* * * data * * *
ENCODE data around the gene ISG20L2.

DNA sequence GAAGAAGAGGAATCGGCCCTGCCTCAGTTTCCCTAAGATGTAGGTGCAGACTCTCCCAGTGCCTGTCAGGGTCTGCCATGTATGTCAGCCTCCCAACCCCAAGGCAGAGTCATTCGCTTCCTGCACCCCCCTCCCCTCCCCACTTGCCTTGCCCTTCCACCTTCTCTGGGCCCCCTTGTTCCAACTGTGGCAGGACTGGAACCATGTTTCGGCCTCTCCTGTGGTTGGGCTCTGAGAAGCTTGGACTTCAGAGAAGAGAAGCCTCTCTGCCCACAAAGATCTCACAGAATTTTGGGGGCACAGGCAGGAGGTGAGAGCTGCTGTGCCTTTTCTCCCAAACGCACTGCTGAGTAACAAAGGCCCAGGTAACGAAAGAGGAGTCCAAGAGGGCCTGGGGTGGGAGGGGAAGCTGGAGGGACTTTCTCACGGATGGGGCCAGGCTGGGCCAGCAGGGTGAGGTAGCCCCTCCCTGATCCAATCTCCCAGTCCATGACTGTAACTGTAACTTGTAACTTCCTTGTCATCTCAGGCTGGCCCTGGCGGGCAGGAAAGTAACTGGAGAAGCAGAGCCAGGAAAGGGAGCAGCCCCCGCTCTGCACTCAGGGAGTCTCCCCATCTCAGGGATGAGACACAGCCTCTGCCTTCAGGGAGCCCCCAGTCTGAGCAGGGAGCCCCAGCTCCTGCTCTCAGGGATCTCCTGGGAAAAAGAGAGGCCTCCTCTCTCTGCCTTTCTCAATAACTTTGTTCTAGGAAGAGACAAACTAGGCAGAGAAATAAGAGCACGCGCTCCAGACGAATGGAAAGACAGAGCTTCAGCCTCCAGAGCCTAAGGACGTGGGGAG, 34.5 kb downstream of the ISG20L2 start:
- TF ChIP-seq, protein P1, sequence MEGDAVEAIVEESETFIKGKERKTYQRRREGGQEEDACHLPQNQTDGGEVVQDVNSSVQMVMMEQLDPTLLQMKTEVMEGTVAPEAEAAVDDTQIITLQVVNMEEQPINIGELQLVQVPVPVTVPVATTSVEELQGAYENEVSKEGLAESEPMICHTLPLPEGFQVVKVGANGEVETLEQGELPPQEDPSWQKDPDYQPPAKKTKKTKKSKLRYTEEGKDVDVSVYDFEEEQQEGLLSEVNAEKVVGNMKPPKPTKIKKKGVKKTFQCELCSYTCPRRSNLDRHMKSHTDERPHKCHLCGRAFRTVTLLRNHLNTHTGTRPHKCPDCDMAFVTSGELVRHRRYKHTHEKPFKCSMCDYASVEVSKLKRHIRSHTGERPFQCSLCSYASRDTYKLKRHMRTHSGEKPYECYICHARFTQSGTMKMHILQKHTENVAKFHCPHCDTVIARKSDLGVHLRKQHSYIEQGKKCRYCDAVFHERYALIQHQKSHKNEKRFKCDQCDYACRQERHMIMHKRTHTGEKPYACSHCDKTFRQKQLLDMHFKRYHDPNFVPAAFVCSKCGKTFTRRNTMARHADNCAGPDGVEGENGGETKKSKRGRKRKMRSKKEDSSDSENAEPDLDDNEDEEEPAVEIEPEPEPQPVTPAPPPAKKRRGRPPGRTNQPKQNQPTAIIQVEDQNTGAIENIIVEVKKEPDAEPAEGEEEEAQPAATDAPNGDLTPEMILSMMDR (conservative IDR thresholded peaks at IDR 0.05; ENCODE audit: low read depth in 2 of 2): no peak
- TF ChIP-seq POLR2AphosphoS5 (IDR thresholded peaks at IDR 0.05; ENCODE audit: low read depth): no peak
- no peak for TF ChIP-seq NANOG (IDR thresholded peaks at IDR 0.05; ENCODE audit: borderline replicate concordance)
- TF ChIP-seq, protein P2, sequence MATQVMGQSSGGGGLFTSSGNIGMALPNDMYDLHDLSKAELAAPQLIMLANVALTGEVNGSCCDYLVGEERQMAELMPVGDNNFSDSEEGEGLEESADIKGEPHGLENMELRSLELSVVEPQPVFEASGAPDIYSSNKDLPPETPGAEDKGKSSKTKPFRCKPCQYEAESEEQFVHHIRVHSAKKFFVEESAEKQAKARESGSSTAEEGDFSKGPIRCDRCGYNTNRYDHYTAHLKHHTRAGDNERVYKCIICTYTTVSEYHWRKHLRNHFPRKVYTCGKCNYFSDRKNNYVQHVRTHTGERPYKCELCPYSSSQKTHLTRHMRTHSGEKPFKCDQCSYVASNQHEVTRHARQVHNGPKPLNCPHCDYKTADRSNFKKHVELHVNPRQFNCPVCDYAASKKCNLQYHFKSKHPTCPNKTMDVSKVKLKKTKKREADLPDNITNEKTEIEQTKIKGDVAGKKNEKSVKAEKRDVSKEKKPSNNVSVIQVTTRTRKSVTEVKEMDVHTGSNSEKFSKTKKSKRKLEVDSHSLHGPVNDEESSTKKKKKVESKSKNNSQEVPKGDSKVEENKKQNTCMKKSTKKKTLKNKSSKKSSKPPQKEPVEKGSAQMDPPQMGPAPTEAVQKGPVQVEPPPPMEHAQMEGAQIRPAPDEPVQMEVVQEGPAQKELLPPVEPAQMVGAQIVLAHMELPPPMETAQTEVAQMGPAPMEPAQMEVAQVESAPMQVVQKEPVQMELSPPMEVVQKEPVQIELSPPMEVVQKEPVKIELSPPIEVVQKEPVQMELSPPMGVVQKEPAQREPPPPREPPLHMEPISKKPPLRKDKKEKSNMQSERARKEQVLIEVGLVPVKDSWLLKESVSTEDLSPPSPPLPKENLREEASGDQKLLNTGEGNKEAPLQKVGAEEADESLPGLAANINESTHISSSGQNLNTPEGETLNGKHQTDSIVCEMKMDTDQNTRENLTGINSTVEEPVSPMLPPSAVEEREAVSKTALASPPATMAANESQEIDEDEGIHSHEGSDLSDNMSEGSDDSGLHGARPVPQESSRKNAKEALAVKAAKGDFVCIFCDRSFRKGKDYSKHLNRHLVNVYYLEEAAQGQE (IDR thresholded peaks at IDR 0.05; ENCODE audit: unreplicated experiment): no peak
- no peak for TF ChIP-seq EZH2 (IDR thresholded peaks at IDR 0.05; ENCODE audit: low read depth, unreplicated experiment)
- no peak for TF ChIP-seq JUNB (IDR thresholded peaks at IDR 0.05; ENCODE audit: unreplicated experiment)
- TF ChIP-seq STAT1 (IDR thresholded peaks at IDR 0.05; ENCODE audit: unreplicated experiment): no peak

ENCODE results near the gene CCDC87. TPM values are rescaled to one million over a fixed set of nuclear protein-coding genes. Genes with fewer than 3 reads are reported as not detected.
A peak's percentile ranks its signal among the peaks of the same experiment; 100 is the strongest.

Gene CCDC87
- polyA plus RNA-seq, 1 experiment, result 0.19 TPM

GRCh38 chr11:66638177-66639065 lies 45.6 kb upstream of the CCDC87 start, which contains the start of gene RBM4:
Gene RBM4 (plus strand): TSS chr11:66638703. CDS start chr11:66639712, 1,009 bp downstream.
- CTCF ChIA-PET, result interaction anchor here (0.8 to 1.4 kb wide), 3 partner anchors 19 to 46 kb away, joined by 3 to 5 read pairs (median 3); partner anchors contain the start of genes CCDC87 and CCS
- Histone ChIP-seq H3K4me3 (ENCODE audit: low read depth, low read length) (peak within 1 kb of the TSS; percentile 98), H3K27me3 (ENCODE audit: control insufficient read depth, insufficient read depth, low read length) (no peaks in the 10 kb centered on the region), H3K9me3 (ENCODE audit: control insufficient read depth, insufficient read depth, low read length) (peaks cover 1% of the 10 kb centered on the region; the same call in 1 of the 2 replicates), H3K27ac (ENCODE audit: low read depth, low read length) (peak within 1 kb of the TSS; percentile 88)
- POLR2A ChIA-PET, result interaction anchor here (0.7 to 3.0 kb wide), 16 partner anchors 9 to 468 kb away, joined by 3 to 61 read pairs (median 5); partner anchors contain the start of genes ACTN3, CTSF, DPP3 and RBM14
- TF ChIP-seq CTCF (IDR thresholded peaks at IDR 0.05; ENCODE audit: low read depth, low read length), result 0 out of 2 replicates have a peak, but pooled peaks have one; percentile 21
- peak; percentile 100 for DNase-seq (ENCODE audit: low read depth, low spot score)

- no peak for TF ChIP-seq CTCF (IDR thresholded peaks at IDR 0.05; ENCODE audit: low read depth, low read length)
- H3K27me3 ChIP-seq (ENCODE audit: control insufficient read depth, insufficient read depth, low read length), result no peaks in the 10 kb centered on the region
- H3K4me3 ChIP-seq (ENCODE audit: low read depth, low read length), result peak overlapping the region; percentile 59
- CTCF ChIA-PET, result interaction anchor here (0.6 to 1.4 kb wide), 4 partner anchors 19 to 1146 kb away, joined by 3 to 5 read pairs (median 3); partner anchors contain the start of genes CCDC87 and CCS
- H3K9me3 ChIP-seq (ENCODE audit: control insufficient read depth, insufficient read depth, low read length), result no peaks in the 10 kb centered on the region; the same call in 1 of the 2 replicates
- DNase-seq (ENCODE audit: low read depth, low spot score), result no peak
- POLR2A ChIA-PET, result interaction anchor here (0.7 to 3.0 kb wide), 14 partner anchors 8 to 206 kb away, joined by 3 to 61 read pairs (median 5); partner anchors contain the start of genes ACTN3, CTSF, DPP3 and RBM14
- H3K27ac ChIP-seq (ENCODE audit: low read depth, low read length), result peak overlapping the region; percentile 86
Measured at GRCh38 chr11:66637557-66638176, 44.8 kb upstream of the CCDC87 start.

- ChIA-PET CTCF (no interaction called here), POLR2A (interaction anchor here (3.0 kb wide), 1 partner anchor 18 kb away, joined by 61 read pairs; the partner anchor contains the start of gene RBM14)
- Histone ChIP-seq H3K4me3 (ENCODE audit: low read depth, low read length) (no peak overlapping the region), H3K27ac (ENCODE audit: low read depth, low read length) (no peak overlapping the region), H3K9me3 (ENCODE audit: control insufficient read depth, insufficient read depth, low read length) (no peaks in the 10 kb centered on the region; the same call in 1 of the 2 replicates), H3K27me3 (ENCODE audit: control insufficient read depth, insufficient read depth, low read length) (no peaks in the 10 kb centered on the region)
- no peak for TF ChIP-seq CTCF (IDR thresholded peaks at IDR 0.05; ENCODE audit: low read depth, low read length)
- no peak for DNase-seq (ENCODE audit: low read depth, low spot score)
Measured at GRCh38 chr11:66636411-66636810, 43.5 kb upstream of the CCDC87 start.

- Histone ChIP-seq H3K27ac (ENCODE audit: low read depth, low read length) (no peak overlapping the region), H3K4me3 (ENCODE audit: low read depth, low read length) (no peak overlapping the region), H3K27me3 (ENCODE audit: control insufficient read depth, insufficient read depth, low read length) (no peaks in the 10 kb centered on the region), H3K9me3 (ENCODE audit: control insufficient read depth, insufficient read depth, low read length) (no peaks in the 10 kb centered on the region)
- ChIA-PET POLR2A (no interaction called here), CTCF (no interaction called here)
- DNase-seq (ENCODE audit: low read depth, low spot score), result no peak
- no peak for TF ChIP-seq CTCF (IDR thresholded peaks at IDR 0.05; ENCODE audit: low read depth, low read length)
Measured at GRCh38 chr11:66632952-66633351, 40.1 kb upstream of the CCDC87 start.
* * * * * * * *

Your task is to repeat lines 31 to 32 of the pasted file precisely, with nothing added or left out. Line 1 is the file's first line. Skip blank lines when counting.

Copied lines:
- Histone ChIP-seq H3K4me3 (ENCODE audit: low read depth, low read length) (no peak overlapping the region), H3K27ac (ENCODE audit: low read depth, low read length) (no peak overlapping the region), H3K9me3 (ENCODE audit: control insufficient read depth, insufficient read depth, low read length) (no peaks in the 10 kb centered on the region; the same call in 1 of the 2 replicates), H3K27me3 (ENCODE audit: control insufficient read depth, insufficient read depth, low read length) (no peaks in the 10 kb centered on the region)
- no peak for TF ChIP-seq CTCF (IDR thresholded peaks at IDR 0.05; ENCODE audit: low read depth, low read length)